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World’s fourth wealthiest man, Warren Buffett, loses €643m to scammers

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Warren Buffett, world’s fourth wealthiest man has been swindled by a German manufacturing company of €643million.

This happened when the normally shrewd investor was made to pay four times more than he ought to have paid to buy Wilhelm Schulz, a family-run manufacturer of stainless steel based in Krefeld, western Germany.

According to the finding of a New York arbitration court, Buffett’s company, Precision Castparts Corp ought not to have paid more than €156m for the German firm.

It ordered Schulz to make up the difference of €643m.

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After the ruling in the US, a state prosecutor in Düsseldorf is now investigating the pipe maker, under suspicion of severe fraud for forging documents and falsifying balance sheets.

The forgery was done via Photoshopping of company orders and invoices, giving the notion that the company was doing very well.

In February 2017 a unit of Buffett’s Berkshire Hathaway Inc, Precision Castparts Corp paid €800m (£715m) to buy Wilhelm Schulz.

After an anonymous tip-off by a whistleblower in May the same year, however, the US holding company began to question whether key documents had been doctored to create the impression of a booming business.

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In reality, the company Buffett had just purchased was struggling and at risk of bankruptcy.

On 9 April a New York arbitration court ruled that the German company had systematically led investors astray in the run-up to the purchase and then tried to cover its tracks afterwards.

“This is not a close case,” the panel said in a 132-page ruling. “The evidence strongly points to fraud, and there is little in the record to suggest otherwise.”

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Internal documents cited by the German newspaper Handelsblatt suggest some of Wilhelm Schulz’s employees inflated the company’s Ebitda – earnings before interest, tax, depreciation and amortisation – by simply scanning in letterheads of third companies and Photoshopping them to create fake orders and invoices.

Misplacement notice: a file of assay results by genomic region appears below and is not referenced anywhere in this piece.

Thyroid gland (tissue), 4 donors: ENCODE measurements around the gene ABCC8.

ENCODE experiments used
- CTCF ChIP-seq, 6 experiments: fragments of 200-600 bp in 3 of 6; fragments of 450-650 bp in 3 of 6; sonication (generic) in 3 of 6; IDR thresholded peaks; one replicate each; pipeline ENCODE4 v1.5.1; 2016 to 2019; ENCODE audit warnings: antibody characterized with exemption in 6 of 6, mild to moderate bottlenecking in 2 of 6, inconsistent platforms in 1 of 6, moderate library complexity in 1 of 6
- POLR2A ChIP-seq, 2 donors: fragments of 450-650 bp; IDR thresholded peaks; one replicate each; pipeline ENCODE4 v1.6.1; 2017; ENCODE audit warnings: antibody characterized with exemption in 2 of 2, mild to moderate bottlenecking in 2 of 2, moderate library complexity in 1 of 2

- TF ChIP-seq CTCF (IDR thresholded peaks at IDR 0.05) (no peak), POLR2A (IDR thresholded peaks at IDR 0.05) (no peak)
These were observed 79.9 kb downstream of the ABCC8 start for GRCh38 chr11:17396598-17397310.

At least 47 business deals that had helped create the impression of a company on the up were completely fabricated, said Handelsblatt.

The Guardian

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FMDQ admits Axxela’s N11.5bn bond

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THE FMDQ Group, through its subsidiary, FMDQ Security Exchange Limited, has admitted the Axxela Funding 1 PLC N11.50 billion Series 1 Bond on its platform.

This was disclosed by the FMDQ Group in a statement in Lagos.

The statement explained that FMDQ admitted the N11.5 billion Series 1 Bond, a which is under the Axxela Funding N50 billion bond program on its platform.

Axxela Funding 1 PLC is a special purpose vehicle (SPV) incorporated by Axxela Limited to raise funds through the issuance of debt securities in the domestic capital market.

According to the statement, “Axxela Limited, owned by Helios Investment Partners, is a natural gas shipping company on the West African Gas Pipeline, providing unique energy solutions with presence in Nigeria and gas export operations in neighboring West African countries.

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“The admittance of the Axxela bond is testament to the opportunities which the Nigeria Debt Market Capital (DCM) avails to corporates in diverse business areas and further, to the potential of the market to support stakeholders effectively even as they carry on their activities in the face of the pandemic.

“The Axxela bond, by its listing on FMDQ, shall be admitted onto the FMDQ Daily Quotations List; thus, promoting the much-needed transparency for investors and providing a credible basis for portfolio valuation daily.

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Also, through the global visibility which the FMDQ website and systems guarantee, the corporate profile of the issuer is raised even further ahead of tapping into other opportunities in the Nigerian capital market.”

The FMDQ revealed that the Nigerian Debt Capital Market plays an important role in the efficient mobilization and allocation of resources in the economy. Despite the impact of the current economic crisis, the market had continued to effectively support corporate firms looking to expand their business operations.

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Therefore, the FMDQ, in its role as a market organizer of the Nigerian Debt Capital Market, amongst others, has continued to provide stakeholders in the Nigerian capital market with a credible and robust platform for capital access, risk management and transfer of value.

This means that Axxela Series 1 Funding will have the opportunity to global visibility through FMDQ Exchange’s website and systems.

The Series 1 bond would be included in FMDQ Daily Quotations List, in order to ensure and maintain information transparency.

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1,773 NDDC contractors allegedly abscond with mobilisation fees